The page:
King Henry I, fourth son of William I
and Matilda of Flanders
was born at Selby, Yorkshire. The year of his birth is thought to be 1068 but is not certain.
1086 (24th May)
Henry was knighted by his father.
1087 (9th September)
William I died in France from wounds received at the siege of Mantes. He left Normandy to his eldest son, Robert Curthose
. He left both his sword and the English crown to his second son William
. His third son, Henry, received a large sum of cash but no land.
William I was buried in St Stephen’s Abbey, Caen, Normandy.
1087 (26th September)
William, known as Rufus, was crowned King William II
in England. Henry remained in Normandy.
Robert Curthose planned an invasion of England to take the crown away from his brother, William. He asked Henry to loan him some money to finance the venture but Henry refused.
Robert Curthose and Henry came to an arrangement whereby Henry purchased lands in the Cotentin for a sum of money. Henry was given the title Count of Cotentin.
Henry travelled to England to try to persuade William to grant him his mother’s lands in Buckinghamshire but William refused.
Henry returned to Normandy. As he landed he was seized by Odo of Bayeux
and imprisoned. Odo had convinced Robert Duke of Normandy that Henry was conspiring against him and Robert had taken back Henry’s lands and title in Cotentin.
Relations between Robert and William continued to be strained.
William II persuaded Conan Pilatus to rebel against Robert. Henry supported his elder brother, Robert. in the ensuing battle but then Robert left Henry to fight alone. Henry won the battle and then executed Conan Pilatus. Robert forced Henry to leave Normandy.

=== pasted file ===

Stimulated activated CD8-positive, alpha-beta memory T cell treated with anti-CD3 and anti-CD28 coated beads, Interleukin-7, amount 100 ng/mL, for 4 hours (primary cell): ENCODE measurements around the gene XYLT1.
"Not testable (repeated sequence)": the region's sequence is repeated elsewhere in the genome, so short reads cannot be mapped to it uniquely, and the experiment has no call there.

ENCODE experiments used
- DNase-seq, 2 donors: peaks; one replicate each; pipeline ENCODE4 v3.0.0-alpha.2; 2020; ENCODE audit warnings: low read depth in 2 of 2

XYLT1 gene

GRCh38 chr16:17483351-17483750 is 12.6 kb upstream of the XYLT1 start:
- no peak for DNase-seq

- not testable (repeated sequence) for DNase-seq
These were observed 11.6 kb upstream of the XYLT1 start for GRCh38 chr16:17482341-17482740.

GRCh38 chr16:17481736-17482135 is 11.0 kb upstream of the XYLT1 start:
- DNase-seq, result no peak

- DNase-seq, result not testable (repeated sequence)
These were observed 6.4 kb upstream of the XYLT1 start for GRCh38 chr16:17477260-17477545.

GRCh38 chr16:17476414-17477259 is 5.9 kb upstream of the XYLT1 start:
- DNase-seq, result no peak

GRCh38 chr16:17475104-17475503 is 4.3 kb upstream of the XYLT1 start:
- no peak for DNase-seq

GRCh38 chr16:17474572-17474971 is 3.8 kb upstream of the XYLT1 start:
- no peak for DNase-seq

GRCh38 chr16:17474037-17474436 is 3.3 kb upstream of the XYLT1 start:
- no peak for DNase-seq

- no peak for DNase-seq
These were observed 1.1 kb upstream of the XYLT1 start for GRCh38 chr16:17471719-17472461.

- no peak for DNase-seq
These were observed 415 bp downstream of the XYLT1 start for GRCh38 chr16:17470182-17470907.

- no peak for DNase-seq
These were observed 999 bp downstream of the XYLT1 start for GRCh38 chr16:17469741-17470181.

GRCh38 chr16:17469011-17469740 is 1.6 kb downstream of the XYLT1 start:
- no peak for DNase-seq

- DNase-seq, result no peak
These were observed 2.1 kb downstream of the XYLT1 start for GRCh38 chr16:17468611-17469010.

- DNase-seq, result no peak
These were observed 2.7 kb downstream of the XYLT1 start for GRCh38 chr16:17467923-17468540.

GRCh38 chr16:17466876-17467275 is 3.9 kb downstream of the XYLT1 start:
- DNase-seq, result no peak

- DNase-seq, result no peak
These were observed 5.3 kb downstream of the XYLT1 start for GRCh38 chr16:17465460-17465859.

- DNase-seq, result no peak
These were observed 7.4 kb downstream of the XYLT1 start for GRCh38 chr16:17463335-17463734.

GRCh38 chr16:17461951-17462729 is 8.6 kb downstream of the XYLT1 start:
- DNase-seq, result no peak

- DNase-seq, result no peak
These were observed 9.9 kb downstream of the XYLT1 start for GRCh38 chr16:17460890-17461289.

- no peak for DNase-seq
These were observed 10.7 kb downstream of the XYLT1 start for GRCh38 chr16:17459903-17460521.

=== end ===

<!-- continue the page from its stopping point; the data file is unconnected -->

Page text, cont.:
William II invaded Normandy at the head of a large army. Robert and William agreed a treaty of mutual assistance which excluded Henry from the succession.
William and Robert then jointly lay siege to Henry at Mont St Michel. Henry was unable to withstand the siege and left for France.
Henry’s brothers, William and Robert, had fallen out again.
Henry took control of Domfront in Normandy
An illegitimate daughter, Sybilla, was born to Henry, by his mistress Sybilla Corbet, at Domfront, Normandy.
Henry remained in control of Domfront and extended his power in Normandy. William II made peace with Henry.
1095 (27th November)
Pope Urban II called a First Crusade “to regain the Holy Lands taken in the Muslim conquests of the Levant.” Henry’s brother, Robert Curthose, decided to join the Crusade and leased his lands to William II.
1100 (2nd August)
Henry’s brother, King William II was killed by an arrow while hunting in the New Forest. As soon as he learned of William’s death, Henry had to move fast to prevent his older brother, Robert Curthose, who was returning from Crusade, succeeding to the throne. Henry rode to Winchester and took control of the treasury. He gained English support by emphasising his native birth.
King William II was buried in Winchester Cathedral.
1100 (5th August)
Henry was crowned King of England at Westminster Abbey by the Bishop of London.
1100 (5th August)
Coronation Charter of Liberties
Henry issued this charter denouncing his brother’s oppressive rule and promising a return to good and fair government. Henry knew that when Robert Curthose returned to Normandy from Crusade there could be trouble. He therefore promised to grant favours to the Barons if they agreed to support him.
William II’s favourite, Ranulf Flambard, was imprisoned for the cruelty he had shown the English people.
Robert Curthose arrived back in Normandy. He was not happy that his brother had seized the English throne.
Anselem of Bec, the Archbishop of Canterbury
who had been exiled by William II, returned to England. He refused to acknowledge those bishops and abbots that Henry had appointed, claiming that appointments could only be made by high churchmen. This put Henry in an awkward position since the bishops and abbots he had appointed were great landowners and he needed their support. Henry avoided the issue.
1100 (11th November)
Henry married Edith
, daughter of Malcolm Canmore
, King of Scotland at Westminster Abbey. Edith’s mother, Margaret was the sister of Edgar Atheling, the last royal Saxon descendant. The marriage therefore represented the union of Norman and Saxon royal lines. Edith adopted the name Matilda because it was thought that the Norman barons might not respect a Queen with a Saxon name.
1100 (14th November)
Matilda was crowned Queen Consort at Westminster Abbey.
Ranulf Flambard, former favourite of William II, escaped from imprisonment and went to Robert Curthose in Normandy.
The English nobles were required to swear fealty to Henry
1101 (20th July)